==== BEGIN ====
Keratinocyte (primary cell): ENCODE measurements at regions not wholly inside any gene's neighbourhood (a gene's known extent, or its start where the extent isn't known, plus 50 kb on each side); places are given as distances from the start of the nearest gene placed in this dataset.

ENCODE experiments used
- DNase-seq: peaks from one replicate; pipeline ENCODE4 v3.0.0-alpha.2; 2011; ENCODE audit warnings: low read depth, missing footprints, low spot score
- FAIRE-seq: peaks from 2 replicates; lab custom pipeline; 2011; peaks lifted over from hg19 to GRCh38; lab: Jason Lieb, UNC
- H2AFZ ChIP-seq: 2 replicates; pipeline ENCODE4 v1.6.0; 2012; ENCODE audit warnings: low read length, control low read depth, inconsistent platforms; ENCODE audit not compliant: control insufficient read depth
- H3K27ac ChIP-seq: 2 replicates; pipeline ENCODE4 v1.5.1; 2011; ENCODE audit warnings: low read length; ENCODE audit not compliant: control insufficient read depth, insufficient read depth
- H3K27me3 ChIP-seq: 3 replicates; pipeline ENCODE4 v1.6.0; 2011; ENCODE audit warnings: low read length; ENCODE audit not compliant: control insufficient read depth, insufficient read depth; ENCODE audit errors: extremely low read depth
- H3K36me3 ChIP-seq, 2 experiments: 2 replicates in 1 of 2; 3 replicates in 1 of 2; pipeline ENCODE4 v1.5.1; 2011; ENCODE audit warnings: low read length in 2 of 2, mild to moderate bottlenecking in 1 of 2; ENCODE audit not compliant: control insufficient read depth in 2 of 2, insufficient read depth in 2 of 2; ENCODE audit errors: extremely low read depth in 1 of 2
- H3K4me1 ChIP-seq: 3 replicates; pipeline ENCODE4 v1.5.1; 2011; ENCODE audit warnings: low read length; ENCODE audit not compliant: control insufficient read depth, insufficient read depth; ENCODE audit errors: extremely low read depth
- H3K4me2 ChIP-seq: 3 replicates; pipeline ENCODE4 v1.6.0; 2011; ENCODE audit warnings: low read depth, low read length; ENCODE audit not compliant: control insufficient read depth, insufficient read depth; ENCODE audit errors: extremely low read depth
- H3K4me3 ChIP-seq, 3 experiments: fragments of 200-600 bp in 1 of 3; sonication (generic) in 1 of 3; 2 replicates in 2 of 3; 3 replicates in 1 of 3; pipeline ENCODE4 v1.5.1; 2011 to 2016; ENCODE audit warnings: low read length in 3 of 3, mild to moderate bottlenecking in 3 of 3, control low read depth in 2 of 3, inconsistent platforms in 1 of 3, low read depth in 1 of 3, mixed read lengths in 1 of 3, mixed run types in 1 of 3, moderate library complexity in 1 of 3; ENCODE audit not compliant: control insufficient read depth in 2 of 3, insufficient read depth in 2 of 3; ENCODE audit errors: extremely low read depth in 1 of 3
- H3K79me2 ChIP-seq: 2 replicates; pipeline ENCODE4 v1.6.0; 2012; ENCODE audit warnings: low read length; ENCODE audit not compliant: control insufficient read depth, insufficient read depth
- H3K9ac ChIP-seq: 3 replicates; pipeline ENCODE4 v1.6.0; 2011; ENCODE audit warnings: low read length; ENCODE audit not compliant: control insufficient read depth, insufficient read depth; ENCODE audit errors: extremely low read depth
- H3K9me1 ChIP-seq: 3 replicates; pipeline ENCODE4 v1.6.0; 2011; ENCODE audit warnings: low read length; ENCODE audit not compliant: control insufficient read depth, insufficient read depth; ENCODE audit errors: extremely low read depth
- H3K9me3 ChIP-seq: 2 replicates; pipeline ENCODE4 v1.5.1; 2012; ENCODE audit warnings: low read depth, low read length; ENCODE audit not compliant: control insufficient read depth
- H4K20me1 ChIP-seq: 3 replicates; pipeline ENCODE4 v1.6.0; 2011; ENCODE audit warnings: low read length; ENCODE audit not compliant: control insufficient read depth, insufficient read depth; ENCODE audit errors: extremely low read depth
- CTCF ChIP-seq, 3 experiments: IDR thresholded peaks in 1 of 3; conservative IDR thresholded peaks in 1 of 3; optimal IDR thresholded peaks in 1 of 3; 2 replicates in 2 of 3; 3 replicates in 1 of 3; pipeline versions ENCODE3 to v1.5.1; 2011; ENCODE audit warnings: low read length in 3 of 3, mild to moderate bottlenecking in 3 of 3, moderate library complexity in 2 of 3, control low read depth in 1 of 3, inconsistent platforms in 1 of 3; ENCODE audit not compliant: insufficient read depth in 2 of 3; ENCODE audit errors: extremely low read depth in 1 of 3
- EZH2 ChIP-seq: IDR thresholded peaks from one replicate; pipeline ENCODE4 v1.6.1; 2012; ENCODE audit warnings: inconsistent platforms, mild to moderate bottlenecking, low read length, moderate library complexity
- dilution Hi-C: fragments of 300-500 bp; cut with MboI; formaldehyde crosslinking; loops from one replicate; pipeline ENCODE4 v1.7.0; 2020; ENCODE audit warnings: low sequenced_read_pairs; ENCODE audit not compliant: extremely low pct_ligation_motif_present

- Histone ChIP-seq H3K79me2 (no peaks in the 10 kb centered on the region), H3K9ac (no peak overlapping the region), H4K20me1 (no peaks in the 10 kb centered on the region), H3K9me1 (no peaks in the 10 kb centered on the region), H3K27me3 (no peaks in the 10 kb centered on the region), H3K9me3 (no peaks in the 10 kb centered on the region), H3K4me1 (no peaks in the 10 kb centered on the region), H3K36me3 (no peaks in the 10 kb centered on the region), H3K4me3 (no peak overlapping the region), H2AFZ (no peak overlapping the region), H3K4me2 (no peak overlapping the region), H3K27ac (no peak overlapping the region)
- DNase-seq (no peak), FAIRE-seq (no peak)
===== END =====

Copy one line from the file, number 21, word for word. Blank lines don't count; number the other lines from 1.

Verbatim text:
- DNase-seq (no peak), FAIRE-seq (no peak)